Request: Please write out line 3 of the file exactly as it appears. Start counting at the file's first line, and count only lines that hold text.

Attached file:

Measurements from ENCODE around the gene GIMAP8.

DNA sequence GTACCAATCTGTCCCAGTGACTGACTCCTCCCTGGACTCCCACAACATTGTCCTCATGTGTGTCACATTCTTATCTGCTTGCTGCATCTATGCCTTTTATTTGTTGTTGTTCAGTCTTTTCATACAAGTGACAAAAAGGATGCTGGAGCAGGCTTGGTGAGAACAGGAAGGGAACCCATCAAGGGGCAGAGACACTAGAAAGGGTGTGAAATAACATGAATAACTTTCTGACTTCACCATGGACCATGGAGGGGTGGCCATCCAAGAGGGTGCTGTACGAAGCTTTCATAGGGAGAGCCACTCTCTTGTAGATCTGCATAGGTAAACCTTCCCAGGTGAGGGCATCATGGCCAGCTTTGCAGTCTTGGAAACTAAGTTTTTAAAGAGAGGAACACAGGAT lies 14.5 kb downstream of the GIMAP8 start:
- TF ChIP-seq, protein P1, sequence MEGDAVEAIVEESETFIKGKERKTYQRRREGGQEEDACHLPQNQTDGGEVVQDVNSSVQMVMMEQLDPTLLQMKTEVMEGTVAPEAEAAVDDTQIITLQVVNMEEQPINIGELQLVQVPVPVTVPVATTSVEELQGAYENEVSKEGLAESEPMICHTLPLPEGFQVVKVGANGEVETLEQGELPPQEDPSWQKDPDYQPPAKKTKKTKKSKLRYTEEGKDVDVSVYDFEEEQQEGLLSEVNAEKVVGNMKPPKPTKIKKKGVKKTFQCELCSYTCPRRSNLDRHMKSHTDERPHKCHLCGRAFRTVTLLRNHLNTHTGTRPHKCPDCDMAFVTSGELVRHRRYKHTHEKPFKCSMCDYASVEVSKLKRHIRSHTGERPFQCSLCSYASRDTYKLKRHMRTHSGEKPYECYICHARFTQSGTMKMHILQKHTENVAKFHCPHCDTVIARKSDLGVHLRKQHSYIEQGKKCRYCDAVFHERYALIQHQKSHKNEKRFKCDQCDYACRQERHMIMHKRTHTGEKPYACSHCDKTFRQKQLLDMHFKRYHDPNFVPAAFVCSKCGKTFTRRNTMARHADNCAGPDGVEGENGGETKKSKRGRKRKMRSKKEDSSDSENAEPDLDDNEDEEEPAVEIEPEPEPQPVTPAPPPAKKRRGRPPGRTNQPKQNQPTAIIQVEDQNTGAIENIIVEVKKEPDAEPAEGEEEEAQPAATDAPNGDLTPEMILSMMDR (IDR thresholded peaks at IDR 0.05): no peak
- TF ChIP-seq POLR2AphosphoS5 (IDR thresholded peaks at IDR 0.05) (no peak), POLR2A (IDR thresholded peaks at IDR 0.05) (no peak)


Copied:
- TF ChIP-seq, protein P1, sequence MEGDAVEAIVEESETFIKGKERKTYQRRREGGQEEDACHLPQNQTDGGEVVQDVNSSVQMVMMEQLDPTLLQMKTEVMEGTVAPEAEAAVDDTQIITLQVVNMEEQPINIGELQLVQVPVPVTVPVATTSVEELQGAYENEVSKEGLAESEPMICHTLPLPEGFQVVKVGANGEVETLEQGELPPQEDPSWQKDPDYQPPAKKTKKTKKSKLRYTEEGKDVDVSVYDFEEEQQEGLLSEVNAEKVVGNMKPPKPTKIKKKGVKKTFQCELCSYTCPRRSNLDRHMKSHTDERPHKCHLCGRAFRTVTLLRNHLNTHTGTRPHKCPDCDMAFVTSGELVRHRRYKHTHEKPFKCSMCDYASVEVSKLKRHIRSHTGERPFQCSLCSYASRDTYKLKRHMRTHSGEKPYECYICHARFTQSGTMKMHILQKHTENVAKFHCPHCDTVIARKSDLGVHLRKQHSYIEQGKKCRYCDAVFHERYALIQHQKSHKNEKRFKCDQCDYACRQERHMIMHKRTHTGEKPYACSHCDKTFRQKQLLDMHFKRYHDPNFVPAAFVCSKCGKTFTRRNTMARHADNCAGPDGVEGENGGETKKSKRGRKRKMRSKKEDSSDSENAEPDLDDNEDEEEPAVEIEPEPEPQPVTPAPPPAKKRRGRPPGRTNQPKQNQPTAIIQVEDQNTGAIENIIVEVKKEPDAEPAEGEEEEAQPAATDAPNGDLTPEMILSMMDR (IDR thresholded peaks at IDR 0.05): no peak